Why I’m PROUD to be a working mom

It seems like anytime you go, well, anywhere these days, moms are being criticized for something. Whether its breastfeeding, discipline, family diets, kids clothing, or something entirely different, being a mom can be tough. And not for reasons you may think.

One of the biggest arguments I see out there is the stay-at-home mom vs. working-mom debacle. Now I am not going to take sides on any of this today, so if you’re here for support for your side of the argument, I’m sorry, but this article probably won’t help you.

Honestly, I don’t think that one ‘type’ of mom is any better than the other. I think that families do what they have to in this crazy world, and whether that means they stay at home to bring in additional income, or stay home to provide personalized daycare, ultimately the choice is made with their family, which is the way it should be.

I know some rocking stay at home moms who do things that I could never even begin to dream of. Honestly, I feel like sometimes it’s a miracle my kids make it out of the house with their hair brushed and matching outfits. But seeing as how they’re 2 and 4, luckily fashion isn’t a high priority for them right now. We’ve been doing this for a while now though, so luckily we’ve got a pretty good system down.

I have worked since three months after my daughter was born. Maternity leave ended and that was that. Thankfully, I am a teacher, so while I work really hard during the school months, I do get some pretty great vacation time. But, when summer ends, it’s back to school and back to work, for mommy.

And while I would LOVE to have the chance to stay home with my children full-time and become that amazing Pinterest mommy with the beautiful home, and perfectly balanced meals, and all that jazz, I’m also really proud to say that I am a working mom. Here’s why:

  1. I’m teaching my kids the value of a hard day’s work – as a teacher, I see lots of kids. Whether they are my students or not, on any given day, I run into at least 300 students in one shape or form. It is really easy to see which students have a work ethic instilled in them. And unfortunately, that’s not something you can teach in one lesson. It’s learned by example. By showing perseverance and dedication. My kids know that I have to go to work, and that I do it so that our family can have nice things like food. Even though they are little, they know that mommy goes to work to help our family, and there’s value in that.
  2. I’m showing them that, unfortunately we can’t always do what we want– one of the hardest parts of my days is when I say goodbye to my kids before I leave and my daughter tells me she doesn’t want me to go. On days she’s feeling particularly needy she digs the knife in deeper by asking in her teeny little voice ‘I want you to stay with me.’ This is always met with a huge hug and the assurance that I would much rather stay with her, too. And then quickly followed up by a crisp, ‘but we don’t always get what we want.’ And it’s true. While I would love to be able to instantly provide everything and anything my daughter wants, it’s just not gonna happen. And in all reality, that wouldn’t be what’s best for her. Because that’s not how the world works. Even if it’s just a small daily reminder, this is a valuable lesson I am able to give her.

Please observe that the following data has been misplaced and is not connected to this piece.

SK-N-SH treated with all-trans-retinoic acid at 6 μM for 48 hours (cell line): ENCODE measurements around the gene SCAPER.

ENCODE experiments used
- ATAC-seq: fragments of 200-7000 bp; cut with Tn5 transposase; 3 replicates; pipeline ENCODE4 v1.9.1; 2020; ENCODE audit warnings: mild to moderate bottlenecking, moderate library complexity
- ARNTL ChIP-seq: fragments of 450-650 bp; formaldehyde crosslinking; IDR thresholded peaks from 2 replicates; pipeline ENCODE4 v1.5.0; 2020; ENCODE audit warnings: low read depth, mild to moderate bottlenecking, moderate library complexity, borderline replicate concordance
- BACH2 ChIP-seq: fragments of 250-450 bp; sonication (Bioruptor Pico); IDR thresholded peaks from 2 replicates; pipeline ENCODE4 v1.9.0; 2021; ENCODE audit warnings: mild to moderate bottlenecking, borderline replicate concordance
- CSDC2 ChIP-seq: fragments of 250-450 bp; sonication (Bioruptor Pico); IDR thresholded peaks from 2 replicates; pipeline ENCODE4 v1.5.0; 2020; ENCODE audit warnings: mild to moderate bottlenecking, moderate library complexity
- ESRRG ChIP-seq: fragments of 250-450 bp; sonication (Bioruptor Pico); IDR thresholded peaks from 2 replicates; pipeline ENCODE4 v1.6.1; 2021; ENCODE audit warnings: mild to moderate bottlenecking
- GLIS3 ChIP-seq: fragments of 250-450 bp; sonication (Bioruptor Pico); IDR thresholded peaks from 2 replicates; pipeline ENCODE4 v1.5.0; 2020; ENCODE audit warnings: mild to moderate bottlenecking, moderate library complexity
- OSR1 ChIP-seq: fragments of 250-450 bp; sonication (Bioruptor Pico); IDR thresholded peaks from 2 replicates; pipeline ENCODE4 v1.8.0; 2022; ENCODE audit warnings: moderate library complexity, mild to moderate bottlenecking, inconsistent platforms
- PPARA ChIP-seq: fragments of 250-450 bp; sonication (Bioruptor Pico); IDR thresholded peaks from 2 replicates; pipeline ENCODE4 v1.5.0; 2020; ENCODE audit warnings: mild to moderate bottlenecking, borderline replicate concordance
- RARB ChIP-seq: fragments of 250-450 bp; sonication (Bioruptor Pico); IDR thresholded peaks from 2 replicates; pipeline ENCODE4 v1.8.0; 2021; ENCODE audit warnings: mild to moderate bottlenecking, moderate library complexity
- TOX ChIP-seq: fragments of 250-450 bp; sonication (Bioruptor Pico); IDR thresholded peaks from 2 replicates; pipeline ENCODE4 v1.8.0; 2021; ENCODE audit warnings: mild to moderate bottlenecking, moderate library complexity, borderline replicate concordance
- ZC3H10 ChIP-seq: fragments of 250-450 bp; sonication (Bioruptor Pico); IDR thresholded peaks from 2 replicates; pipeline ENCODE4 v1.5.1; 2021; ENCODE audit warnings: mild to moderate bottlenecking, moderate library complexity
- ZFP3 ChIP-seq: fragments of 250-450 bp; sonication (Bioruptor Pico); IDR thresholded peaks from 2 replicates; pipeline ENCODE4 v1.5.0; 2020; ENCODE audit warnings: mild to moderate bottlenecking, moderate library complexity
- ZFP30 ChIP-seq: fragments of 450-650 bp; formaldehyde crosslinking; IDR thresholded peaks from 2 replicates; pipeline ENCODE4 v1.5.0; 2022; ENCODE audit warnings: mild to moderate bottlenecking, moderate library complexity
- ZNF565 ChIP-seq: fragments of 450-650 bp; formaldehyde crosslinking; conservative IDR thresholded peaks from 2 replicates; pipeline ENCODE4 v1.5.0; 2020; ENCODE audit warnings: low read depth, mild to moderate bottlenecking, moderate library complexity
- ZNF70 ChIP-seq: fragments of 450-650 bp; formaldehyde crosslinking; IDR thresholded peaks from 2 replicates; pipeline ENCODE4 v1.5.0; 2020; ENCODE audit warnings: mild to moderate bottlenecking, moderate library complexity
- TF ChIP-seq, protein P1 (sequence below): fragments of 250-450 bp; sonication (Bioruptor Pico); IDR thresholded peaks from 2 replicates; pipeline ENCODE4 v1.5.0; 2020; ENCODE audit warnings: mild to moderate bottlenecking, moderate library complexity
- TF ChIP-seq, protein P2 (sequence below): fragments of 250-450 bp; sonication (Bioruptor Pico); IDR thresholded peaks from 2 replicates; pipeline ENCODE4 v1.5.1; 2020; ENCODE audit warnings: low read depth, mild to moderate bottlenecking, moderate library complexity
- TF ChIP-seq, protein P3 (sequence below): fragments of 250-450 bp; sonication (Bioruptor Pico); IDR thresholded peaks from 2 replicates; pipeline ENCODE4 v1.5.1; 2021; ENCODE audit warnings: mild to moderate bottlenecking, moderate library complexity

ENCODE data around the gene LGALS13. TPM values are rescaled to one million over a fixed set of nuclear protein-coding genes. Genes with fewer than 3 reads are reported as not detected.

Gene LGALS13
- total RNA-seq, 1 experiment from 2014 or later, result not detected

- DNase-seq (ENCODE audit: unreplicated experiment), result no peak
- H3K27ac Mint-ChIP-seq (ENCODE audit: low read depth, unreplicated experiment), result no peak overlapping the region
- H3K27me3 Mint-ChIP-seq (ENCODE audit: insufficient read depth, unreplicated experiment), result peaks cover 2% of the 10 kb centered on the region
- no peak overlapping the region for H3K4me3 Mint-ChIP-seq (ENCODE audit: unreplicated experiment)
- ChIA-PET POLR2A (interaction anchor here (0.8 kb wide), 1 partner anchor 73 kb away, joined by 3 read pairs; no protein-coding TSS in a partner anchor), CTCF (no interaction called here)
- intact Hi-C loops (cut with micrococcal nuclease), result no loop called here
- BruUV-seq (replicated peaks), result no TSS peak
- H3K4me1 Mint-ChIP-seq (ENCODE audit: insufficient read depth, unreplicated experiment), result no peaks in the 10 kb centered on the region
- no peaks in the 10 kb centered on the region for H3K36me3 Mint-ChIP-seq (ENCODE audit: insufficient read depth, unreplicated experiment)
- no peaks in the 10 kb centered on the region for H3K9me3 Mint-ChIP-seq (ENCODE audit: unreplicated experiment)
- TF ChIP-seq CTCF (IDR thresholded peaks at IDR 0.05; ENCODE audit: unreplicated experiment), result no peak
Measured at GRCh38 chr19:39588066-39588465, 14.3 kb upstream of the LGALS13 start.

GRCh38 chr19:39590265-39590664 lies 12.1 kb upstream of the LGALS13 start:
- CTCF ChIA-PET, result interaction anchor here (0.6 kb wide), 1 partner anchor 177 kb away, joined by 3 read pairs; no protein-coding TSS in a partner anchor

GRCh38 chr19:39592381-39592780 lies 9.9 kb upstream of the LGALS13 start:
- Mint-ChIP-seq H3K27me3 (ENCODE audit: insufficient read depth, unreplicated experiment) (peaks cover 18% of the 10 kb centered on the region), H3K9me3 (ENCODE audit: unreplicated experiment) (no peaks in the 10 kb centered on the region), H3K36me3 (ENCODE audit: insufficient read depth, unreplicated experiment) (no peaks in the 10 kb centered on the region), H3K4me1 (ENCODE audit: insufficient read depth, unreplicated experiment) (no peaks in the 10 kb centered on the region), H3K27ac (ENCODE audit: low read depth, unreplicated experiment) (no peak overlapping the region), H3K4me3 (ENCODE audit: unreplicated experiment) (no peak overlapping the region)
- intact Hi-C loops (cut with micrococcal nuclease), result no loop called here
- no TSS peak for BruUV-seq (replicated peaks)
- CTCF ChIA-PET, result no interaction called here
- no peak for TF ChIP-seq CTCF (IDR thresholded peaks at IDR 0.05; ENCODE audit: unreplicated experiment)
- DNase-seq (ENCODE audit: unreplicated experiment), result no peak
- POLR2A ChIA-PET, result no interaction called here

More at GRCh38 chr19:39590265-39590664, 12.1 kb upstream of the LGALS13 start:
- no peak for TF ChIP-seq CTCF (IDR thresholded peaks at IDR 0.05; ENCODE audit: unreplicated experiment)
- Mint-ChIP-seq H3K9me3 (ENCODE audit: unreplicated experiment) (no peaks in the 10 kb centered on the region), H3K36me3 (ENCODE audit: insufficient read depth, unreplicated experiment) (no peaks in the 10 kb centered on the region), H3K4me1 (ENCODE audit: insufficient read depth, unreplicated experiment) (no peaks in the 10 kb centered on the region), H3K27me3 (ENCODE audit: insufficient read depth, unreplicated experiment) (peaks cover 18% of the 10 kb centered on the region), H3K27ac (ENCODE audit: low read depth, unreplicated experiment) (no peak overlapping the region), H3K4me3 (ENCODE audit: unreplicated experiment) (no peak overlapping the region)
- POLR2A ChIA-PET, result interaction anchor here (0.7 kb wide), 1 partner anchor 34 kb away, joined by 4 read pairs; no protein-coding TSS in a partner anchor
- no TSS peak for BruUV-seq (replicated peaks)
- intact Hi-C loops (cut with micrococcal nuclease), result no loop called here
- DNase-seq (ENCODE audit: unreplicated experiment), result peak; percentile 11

3. I’m giving my daughter her own personal example of a strong, independent woman– Women have made great strides over the past decades, but that doesn’t negate the need for strong role models. And while I am not perfect by any stretch of the term, I know the value of independence and personal strength. On top of my day job and taking care of my family, I also find time to chase my dreams and pursue my writing. I want to show my daughter (and son) that if they put their mind to something, they can accomplish it. To follow their dreams, they only need THEIR inner strength.
  4. I’m instilling an appreciation for finding a strong partner in my children- On the flip side, me working also shows my kids how important it is to find a strong partner. Since I’m not able to stay at home and take care of all the house jobs, that means they get split up between me and my husband. Our teamwork to keep our home running efficiently is what my kids are growing up with as their example for their own future relationships. I hope my daughter sees how important it is to find a man who supports her and understands that their home is THEIR job. And I hope my sees how important it is to appreciate his wife and the work that she invests in their life, and who will help her to do it.